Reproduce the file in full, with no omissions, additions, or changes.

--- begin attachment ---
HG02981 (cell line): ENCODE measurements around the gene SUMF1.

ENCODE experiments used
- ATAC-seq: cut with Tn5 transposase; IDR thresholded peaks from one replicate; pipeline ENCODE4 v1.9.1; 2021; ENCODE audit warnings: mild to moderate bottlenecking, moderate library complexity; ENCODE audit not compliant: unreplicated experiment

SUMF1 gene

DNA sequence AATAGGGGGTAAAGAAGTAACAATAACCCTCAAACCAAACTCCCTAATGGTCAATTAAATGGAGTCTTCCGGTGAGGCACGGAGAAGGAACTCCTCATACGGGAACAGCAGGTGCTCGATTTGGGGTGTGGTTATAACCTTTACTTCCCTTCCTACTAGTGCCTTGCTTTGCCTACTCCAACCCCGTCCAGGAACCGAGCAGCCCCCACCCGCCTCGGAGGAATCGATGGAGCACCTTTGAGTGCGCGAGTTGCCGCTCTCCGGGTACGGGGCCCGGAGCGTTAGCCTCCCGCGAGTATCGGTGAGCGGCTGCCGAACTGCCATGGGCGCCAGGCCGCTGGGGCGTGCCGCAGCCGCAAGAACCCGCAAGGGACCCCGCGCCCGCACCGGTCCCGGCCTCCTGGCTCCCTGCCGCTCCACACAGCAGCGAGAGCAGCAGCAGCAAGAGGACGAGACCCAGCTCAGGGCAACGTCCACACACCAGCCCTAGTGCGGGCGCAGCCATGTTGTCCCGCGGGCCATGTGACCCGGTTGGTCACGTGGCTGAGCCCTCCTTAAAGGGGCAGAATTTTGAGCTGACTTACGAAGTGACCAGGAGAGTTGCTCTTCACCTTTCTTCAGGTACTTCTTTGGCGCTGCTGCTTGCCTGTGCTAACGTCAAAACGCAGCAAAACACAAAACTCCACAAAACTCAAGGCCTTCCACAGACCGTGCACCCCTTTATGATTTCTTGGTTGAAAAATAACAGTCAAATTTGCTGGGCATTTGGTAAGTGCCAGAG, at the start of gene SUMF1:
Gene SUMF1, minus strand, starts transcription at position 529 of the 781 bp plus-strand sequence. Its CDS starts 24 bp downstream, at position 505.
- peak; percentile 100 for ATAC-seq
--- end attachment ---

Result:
HG02981 (cell line): ENCODE measurements around the gene SUMF1.

ENCODE experiments used
- ATAC-seq: cut with Tn5 transposase; IDR thresholded peaks from one replicate; pipeline ENCODE4 v1.9.1; 2021; ENCODE audit warnings: mild to moderate bottlenecking, moderate library complexity; ENCODE audit not compliant: unreplicated experiment

SUMF1 gene

DNA sequence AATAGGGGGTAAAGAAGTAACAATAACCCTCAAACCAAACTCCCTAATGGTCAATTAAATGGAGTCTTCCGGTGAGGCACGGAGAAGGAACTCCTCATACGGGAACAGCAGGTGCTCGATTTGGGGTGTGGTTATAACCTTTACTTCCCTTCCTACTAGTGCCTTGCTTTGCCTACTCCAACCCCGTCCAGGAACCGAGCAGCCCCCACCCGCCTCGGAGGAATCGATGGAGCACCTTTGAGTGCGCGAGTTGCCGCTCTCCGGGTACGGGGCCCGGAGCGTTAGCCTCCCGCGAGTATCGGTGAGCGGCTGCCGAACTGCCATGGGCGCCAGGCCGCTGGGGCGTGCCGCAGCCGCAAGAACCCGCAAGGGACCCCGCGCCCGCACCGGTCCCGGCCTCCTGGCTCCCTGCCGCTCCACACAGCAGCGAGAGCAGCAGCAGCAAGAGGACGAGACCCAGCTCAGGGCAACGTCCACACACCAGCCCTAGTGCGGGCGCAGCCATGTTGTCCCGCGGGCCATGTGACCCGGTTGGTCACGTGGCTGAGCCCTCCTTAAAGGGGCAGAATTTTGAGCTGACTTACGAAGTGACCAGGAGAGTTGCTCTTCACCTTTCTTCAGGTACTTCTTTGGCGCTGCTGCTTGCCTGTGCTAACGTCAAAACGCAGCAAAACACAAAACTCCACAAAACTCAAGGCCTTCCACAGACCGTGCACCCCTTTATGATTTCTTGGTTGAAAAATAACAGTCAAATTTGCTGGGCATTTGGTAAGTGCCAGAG, at the start of gene SUMF1:
Gene SUMF1, minus strand, starts transcription at position 529 of the 781 bp plus-strand sequence. Its CDS starts 24 bp downstream, at position 505.
- peak; percentile 100 for ATAC-seq